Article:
Location: Bowdoin / McKeen Center / Activity / 2010 / Tea in Kisii: Entrepreneurial Connections with Kenya

Tea in Kisii: Entrepreneurial Connections with Kenya

Story posted March 12, 2010

Ajiri means employment - and Sara Holby '08 is employing multiple resources as a young enreprenuer committed to social change.

Interested in returning to the region of Kenya where she had spent her semester of off-campus study, Sara (History/Environmental Studies) received a Global Citizens Grant to volunteer with the International Community for the Relief of Starvation and Suffering (ICROSS).  For a year, she lived in Kisii, Kenya, developing fundraising streams and donor support for the organization which addresses poverty and disease in poor and marginalized communities throughout Kenya. In the process, she became a member of the community and before it was time to head back home, she had figured out a way to provide multiple funding streams for the village overall.

Noting the richness of the tea produced locally, Sara ventured into the US tea market with a twist.  After first partnering with one of the few tea factories in Kenya owned and operated by a woman, she met with other women in the village to develop packaging for the tea she would import and sell in the US.  Working with natural and sustainable materials, these women created the design for the handmade labels on every box, incorporating Kenyan themes.  Sara then hired them as employees of her new company, Ajiri Tea.   But her interest didn't stop there.  Working with the employees, together they decided that all profits would go to provide schooling for the villages' orphans.  So, Sara started a non-profit, the Ajiri Foundation with the mission of doing just this. Today, Ajiri tea employs nearly 40 women in Kisii, Kenya, and during the first week of February, 2010, the Ajiri Foundation sent its first 6 orphans to school.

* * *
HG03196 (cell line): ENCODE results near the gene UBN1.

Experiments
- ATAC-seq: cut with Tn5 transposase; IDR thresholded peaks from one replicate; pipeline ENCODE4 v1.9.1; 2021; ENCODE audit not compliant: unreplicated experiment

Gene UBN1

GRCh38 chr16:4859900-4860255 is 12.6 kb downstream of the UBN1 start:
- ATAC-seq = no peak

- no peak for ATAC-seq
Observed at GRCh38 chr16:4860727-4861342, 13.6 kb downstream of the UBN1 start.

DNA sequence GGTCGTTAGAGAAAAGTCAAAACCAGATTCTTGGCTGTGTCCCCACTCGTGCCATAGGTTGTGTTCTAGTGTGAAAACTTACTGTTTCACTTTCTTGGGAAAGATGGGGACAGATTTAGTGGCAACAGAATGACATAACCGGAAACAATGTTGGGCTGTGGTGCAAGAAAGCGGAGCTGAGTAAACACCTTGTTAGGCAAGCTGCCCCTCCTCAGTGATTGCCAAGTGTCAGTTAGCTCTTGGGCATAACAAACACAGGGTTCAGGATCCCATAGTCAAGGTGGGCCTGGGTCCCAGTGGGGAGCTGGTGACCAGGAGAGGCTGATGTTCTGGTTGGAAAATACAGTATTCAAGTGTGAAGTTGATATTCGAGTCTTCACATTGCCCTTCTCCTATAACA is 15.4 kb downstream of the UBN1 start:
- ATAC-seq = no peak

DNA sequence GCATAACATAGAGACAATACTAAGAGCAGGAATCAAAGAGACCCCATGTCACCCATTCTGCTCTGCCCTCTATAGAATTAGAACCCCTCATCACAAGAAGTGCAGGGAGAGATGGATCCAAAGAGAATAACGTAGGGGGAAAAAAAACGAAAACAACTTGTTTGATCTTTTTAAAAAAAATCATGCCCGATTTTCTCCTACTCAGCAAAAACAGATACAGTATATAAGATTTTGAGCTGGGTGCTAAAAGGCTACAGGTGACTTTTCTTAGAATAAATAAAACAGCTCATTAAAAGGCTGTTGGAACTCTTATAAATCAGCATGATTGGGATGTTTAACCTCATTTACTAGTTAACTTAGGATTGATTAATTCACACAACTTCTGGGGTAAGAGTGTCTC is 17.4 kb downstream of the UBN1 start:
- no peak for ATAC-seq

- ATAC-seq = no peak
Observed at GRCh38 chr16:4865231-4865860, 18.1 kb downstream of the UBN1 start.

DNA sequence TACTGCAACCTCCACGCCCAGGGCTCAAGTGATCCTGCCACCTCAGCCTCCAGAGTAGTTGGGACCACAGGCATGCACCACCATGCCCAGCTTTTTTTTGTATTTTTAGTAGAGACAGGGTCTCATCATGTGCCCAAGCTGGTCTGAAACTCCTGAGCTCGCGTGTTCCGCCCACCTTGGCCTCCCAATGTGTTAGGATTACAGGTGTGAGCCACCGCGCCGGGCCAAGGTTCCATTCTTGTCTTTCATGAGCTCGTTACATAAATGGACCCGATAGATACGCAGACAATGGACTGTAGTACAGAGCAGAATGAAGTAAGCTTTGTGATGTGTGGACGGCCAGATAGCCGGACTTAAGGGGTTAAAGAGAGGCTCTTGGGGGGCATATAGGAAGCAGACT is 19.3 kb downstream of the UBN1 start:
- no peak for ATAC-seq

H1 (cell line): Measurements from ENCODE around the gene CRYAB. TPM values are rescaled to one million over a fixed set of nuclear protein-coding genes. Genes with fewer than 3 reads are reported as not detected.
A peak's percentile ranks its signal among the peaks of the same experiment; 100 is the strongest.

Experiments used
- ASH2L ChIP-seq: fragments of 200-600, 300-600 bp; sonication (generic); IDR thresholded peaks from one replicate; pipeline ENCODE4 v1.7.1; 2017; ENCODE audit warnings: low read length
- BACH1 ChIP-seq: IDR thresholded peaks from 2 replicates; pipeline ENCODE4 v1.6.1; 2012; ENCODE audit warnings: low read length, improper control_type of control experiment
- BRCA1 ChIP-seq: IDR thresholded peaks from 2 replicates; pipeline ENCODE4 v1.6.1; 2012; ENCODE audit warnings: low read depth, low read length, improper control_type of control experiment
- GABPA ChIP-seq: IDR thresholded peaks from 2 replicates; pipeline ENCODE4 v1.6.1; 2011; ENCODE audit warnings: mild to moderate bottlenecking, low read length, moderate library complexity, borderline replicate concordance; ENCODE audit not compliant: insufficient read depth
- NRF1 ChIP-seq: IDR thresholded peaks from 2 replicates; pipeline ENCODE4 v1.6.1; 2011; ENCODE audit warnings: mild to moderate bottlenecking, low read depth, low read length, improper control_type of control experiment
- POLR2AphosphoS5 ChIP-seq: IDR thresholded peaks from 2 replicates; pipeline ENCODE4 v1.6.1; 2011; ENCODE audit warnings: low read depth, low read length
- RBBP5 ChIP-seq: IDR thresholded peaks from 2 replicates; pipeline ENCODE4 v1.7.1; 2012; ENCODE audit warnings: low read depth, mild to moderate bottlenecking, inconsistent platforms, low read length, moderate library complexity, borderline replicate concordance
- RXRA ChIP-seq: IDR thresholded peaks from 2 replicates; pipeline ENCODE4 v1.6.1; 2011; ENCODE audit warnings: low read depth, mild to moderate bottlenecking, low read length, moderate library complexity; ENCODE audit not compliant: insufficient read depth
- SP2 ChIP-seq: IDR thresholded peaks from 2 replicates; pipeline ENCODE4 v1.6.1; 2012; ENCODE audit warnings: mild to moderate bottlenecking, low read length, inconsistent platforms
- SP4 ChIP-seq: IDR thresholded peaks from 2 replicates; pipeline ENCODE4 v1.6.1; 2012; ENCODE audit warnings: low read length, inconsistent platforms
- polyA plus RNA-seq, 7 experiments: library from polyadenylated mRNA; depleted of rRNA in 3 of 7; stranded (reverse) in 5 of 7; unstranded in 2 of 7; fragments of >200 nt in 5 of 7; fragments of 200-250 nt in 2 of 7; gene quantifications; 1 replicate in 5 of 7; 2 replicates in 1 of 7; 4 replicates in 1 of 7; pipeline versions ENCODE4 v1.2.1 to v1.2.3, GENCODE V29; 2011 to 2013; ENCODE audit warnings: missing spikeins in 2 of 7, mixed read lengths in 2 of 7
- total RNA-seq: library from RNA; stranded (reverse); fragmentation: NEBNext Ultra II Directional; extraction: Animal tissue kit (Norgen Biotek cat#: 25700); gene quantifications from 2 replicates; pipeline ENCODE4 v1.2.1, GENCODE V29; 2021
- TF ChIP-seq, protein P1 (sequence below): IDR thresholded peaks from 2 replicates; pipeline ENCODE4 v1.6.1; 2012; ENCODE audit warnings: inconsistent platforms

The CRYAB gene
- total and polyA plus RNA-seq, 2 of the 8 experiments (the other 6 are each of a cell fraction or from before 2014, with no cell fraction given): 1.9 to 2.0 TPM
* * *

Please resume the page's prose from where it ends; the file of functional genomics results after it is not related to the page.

When asked, how did your Bowdoin education prepare you for this endeavor, Sara replied:

"Academically, Bowdoin gave me a great education in African history.  I took many courses with Professor David Gordon, and he helped shape my interests providing me a great basis on which to understand current issues in Kenya.  My study abroad experience junior year was a chance to apply what I had learned in my African history and Environmental Studies courses, and I came back to Bowdoin knowing I wanted to learn more about Kenya and that I wanted to return there after graduation.

But Bowdoin prepared more in many additional ways that were not strictly academic.  My peers at Bowdoin are incredibly motivated to create change and work hard to make an impact. Bowdoin's environment of highly motivated students, supportive professors, and a staff willing and eager to help students is what really helped me get to Kenya to volunteer, and ultimately to launch Ajiri Tea."

« Back | Archives | Home | RSS - Add to Google Reader or Homepage | Subscribe by Email |

enlarge this imageClick image to enlarge…